Mark T. Esper, who became Trump’s defense secretary a few months before Milley took over the Joint Chiefs of Staff, wrote in his memoir that while some senior U.S. officials at the time wanted to strike Iran quickly and repeatedly, he and Milley urged restraint and consideration of second-order effects. In an interview, Esper, who clashed with Trump over a number of policy disagreements, called Milley “an important adviser and partner to me through an extraordinarily complex and difficult time in American history.”
Kenneth “Frank” McKenzie, the general responsible at that time for U.S. forces in the Middle East, said he has a “very, very, very high regard for Milley,” calling him “the only guy that stood by me” during some difficult days when, some feared, there was little standing in the way of a full-blown war with Iran. “I always felt Mark had my back up there in D.C. when nobody else was interested in doing that,” McKenzie said. Milley understood “the fact that moving forces in and out of the theater did send signals to Iran.”
‘I should not have been there’
In May 2020, after the police killing of George Floyd inspired racial justice protests in cities across the United States, Trump called for putting active-duty troops on America’s streets. But Milley and other senior defense officials saw great peril in any attempt to invoke the Insurrection Act, arguing instead that any violence should be addressed by law enforcement, not the military.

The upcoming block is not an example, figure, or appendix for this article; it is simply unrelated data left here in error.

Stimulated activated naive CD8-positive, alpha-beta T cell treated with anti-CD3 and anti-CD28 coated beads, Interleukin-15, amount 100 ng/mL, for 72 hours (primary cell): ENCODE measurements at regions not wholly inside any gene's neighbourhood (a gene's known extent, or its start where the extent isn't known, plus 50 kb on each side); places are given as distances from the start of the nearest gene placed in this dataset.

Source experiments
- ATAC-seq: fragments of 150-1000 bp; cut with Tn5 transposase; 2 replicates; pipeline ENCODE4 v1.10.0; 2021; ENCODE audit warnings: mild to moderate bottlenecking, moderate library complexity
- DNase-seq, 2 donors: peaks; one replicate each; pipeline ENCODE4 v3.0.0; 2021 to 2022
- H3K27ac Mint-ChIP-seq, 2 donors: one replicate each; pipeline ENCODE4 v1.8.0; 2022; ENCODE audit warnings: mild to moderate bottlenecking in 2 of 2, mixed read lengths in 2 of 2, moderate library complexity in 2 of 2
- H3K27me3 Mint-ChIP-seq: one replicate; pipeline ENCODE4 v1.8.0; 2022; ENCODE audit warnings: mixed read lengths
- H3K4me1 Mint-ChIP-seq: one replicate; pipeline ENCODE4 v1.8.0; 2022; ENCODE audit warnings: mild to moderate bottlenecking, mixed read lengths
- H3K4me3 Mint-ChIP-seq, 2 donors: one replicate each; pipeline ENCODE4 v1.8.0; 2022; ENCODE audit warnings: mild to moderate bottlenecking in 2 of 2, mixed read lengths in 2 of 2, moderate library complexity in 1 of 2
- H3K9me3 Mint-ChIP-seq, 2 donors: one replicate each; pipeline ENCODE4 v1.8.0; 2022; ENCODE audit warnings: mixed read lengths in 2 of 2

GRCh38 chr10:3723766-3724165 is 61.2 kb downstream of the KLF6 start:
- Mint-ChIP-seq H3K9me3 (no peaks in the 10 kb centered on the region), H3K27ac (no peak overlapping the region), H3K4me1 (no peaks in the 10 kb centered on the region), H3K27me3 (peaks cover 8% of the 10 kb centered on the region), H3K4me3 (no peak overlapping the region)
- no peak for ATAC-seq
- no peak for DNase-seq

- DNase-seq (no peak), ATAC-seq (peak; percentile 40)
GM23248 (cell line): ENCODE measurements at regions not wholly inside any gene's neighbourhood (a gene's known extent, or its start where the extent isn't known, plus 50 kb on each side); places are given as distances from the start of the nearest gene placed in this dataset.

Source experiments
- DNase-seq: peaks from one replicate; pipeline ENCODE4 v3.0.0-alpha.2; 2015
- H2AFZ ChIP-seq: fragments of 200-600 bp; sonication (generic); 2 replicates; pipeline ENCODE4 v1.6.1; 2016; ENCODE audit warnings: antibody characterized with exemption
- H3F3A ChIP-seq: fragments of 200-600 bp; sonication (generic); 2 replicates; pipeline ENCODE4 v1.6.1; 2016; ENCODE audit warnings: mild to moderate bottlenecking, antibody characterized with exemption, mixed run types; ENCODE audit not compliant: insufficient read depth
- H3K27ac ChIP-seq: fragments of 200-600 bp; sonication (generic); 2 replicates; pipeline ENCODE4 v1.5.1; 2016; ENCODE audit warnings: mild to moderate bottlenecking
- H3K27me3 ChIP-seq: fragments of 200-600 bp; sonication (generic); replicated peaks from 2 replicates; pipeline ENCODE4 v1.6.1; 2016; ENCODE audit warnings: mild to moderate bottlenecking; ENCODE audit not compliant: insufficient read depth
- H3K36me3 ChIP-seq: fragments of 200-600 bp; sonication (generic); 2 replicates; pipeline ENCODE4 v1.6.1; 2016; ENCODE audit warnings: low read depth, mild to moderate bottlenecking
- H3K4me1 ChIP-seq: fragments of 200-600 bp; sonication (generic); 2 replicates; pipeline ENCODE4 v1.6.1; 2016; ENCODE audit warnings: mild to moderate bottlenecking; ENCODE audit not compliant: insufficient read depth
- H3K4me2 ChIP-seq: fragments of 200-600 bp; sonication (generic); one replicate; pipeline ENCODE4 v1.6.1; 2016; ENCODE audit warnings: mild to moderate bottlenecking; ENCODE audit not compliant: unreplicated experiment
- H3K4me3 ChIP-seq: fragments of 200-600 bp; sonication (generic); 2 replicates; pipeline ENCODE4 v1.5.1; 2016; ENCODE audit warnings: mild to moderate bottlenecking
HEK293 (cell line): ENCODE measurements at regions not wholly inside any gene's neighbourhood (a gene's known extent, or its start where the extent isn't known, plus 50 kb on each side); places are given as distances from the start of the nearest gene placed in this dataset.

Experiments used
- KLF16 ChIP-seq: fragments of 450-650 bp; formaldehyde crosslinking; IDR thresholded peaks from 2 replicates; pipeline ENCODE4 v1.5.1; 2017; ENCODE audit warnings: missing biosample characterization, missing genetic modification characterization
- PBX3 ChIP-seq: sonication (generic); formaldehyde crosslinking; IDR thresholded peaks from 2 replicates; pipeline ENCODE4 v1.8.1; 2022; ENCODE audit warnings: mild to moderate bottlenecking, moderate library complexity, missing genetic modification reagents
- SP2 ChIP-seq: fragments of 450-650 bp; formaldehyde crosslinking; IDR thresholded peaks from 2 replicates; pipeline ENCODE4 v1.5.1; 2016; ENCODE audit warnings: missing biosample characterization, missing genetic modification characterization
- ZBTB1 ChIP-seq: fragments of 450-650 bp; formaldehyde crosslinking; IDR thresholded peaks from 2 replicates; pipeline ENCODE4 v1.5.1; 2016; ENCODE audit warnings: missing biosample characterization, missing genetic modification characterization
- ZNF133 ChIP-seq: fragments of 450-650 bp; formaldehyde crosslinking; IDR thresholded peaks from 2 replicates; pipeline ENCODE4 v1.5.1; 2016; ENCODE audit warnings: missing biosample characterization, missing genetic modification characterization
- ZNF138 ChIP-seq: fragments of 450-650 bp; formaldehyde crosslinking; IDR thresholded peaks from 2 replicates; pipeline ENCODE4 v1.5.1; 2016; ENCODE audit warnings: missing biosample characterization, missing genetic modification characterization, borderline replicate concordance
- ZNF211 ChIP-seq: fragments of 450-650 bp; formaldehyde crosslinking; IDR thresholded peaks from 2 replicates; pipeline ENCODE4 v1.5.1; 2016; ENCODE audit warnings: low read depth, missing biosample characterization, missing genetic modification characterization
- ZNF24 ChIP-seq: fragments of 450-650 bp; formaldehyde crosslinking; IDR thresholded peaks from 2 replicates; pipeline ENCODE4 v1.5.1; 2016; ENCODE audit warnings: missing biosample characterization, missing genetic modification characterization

Weeks of tension finally boiled over on June 1, 2020, when law enforcement personnel abruptly and aggressively cleared hundreds of demonstrators gathered in Lafayette Square outside the White House, ahead of Trump and other officials marching to a church across the street in a show of force. Among them were Esper and, for a time, Milley.
The general, wearing his camouflage fatigues, broke off from the group shortly after Trump departed the White House, and later said that the situation came together so quickly that he did not initially realize what was happening. But the damage was done. Photographs of the spectacle caused a furor, with critics asserting that Trump had exploited the U.S. military to threaten the American people.
Milley considered resigning but was talked out of doing so by colleagues and others whose counsel he sought as he navigated Trump’s impulsive directives and desire to use the military to show political strength. Days later, the general issued an apology instead, telling an audience at the National Defense University in Washington that he had made a “mistake” and not realized what was happening until it was too late.